Education Opinion

Blended Learning, But The Data Are Useless

By Justin Reich — April 13, 2014 3 min read
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I’ve spent the last two days at a blended learning workshop hosted by the Dean’s Office at the Harvard Graduate School of Education and the Center for Education Policy Research (CEPR) .

Rather than two days of talking heads, the workshop brought together researchers, funders, school people, and software developers to build research proposals that would help us better understand “what works in blended learning,” for whom, when, and under what circumstances. I’ve been interested in these kinds of design-oriented, working meetings for a long time now, and I increasingly believe that if we are going to spend resources to bring people together, it’s much better to have them build something then talk to one another (or read papers while the audience checks their email).

Three themes came out on the development process and final project presentations, that suggest three challenges and opportunities for computer-assisted instruction. I’ll write a bit about all three this week. Both regular readers of this blog will recognize that I bring some skepticism to blended learning, but I always enjoy the opportunity to spend time with committed educators with values different from my own.

So first up, challenge #1: the data don’t help teachers.

My development team at the CEPR workshop included a cadre of blended charter school administrators, and their primary complaint about instructional software was clear: the data are useless. (These educators, by the way, were the true believers of blended learning.)

The dashboards present too much data, or data that is too obvious. Teachers know when a kid can’t read. They don’t need software to tell them that. They need to know the most pressing challenge a child has with reading that a teacher might be able to remediate. The balance between being useful and being overwhelming is quite hard. (One administrator offered the plaintive cry, “I feel like a human API,” which was terribly funny if you know what an API is and what an accountability officer at a charter management organization does for a living.) Dan Meyer has done some good writing on this.

It’s not clear to me that we have the technology yet to effectively address this issue, but if someone out there is looking for a killer app to build, it’s an instructional recommendation system that concisely guides teacher instruction.

I was also somewhat surprised to learn that in many systems, it is actually quite difficult to get a raw dump of all of the data from a student or class. Many systems don’t have an easy “export to .csv file” option that would let teachers or administrators play around on their own. That’s a terrible omission that most systems could fix quickly.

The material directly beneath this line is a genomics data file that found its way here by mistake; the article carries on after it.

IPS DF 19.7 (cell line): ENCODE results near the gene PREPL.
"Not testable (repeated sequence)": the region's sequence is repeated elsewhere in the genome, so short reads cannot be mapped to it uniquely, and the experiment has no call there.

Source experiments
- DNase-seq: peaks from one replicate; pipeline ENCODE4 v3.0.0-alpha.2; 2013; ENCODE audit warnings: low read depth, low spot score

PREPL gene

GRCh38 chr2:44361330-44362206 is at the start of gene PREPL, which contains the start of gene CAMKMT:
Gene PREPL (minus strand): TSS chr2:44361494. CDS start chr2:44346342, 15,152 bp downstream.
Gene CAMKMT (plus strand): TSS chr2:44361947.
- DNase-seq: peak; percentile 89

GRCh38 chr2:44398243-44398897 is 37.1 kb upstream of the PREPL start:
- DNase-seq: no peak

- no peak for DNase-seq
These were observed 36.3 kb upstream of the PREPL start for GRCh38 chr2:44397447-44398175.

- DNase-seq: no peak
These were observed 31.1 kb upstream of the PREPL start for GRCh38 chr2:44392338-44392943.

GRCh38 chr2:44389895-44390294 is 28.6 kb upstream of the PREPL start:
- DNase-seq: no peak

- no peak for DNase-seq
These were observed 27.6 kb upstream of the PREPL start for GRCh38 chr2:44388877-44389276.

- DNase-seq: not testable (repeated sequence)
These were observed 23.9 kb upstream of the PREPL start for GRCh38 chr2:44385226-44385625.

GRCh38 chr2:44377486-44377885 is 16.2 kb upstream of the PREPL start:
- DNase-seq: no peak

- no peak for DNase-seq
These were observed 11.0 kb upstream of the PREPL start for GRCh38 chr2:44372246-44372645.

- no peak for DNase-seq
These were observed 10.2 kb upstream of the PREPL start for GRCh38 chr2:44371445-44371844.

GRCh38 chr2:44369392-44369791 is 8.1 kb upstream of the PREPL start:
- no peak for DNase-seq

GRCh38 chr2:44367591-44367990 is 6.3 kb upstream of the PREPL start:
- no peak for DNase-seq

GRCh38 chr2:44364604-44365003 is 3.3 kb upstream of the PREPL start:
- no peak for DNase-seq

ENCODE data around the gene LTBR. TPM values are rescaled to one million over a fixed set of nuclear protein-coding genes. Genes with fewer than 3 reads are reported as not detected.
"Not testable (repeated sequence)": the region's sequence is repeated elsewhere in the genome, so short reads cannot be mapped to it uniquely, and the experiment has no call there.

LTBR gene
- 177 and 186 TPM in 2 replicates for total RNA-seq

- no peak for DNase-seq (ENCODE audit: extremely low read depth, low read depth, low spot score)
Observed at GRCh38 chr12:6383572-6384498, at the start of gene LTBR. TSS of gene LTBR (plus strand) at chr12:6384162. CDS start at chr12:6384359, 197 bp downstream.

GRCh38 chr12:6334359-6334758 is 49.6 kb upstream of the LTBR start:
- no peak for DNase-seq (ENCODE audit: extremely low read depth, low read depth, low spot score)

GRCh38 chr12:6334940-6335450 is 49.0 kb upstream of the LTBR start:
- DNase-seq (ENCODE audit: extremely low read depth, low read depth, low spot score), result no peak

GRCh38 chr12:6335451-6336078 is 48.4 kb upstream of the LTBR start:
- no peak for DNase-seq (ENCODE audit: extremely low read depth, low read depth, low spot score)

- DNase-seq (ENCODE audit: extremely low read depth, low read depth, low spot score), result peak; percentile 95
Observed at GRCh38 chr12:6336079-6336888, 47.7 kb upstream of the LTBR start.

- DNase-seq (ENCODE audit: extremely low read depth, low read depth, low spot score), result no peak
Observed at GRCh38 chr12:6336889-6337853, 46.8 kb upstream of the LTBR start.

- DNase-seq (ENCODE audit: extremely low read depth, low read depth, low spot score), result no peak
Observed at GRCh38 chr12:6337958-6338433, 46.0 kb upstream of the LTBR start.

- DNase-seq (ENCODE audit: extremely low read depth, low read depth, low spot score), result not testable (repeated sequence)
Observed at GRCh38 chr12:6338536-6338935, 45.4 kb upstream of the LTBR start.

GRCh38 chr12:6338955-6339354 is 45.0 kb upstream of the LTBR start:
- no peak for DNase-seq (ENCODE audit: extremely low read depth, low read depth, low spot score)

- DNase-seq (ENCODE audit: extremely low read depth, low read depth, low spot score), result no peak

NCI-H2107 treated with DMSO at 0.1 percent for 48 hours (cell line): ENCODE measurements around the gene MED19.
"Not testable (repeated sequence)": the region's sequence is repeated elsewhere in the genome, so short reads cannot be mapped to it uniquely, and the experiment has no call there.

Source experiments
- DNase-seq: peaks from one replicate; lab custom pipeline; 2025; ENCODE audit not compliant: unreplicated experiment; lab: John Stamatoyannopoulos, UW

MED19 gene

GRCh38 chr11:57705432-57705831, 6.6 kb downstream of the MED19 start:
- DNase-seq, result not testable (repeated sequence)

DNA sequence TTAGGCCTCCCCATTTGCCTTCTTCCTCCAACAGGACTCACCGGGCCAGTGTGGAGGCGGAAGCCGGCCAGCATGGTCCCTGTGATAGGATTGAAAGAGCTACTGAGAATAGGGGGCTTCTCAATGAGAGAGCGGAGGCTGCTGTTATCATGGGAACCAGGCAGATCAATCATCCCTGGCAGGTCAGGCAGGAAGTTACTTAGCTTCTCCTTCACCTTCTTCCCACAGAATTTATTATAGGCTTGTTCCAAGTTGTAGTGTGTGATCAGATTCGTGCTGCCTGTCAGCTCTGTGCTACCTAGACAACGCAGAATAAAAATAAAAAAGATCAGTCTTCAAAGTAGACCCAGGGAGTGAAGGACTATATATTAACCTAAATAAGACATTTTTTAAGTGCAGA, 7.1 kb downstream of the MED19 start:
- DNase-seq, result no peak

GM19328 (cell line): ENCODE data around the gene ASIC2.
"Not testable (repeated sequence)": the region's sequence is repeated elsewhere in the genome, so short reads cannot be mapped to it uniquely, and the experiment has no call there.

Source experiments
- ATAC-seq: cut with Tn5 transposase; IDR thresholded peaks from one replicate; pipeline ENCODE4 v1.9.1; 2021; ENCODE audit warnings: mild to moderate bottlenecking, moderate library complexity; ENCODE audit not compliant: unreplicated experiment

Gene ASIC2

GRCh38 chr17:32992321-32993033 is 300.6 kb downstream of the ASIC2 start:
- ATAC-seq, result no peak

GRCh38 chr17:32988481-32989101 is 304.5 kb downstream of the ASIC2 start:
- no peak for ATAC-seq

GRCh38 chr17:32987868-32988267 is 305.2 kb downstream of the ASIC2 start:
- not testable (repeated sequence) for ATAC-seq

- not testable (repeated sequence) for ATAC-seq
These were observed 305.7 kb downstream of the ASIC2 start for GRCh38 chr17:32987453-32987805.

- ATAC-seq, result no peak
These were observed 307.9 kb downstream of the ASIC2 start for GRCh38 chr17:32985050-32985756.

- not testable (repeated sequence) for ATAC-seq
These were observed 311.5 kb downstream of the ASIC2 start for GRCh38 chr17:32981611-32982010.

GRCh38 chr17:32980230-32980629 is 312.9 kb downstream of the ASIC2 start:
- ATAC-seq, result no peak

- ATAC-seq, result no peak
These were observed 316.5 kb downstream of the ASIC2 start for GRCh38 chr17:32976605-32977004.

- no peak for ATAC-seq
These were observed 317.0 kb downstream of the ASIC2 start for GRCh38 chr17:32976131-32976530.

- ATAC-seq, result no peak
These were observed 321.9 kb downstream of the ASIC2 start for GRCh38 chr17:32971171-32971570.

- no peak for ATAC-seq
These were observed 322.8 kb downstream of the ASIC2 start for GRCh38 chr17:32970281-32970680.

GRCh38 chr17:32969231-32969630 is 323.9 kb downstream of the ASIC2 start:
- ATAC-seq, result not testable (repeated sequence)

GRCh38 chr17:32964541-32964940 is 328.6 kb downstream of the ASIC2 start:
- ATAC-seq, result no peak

Finally, one challenge these practitioners faced was that every software system they used told them that it was working, and their kids were learning. But these educators weren’t so sure. There was an interest from several parties in conducting research studies that could correlate software measures with commonly used interim measures (like the NWEA MAP test or the DIEBLS reading assessment) and then ultimately with PARCC and Smarter Balance Tests, to suss out which products had the best correlation with these tests.

One design team even proposed a research project to create a kind of Value-Added Models assessment of software programs. This made a lovely, subversive sense to me (though I’m not totally sure that the presenting team appreciated some of the ironies). If we are using software as teachers, why not treat them as teachers in our test-score analyses? Why not hold them accountable for improving student scores beyond the expected? “But wait,” the software developer cries, “software packages are nested in a network of teachers and other software products... and furthermore there are factors in the classroom that are out of the software’s control. How could you accurate assign the effects of this milieu to one teacher...er... I mean, software product?"I bet if software were subjected to VAM evaluations, Silicon Valley might be ready to join up with Diane Ravitch and the other critics of value-added models.

In the days ahead, I’ll write about two more challenges and opportunities with blended learning: incorporating new research from social pyschology and developing new tools to expand the range of the assessable.

For regular updates, follow me on Twitter at @bjfr and for my papers, presentations and so forth, visitEdTechResearcher.

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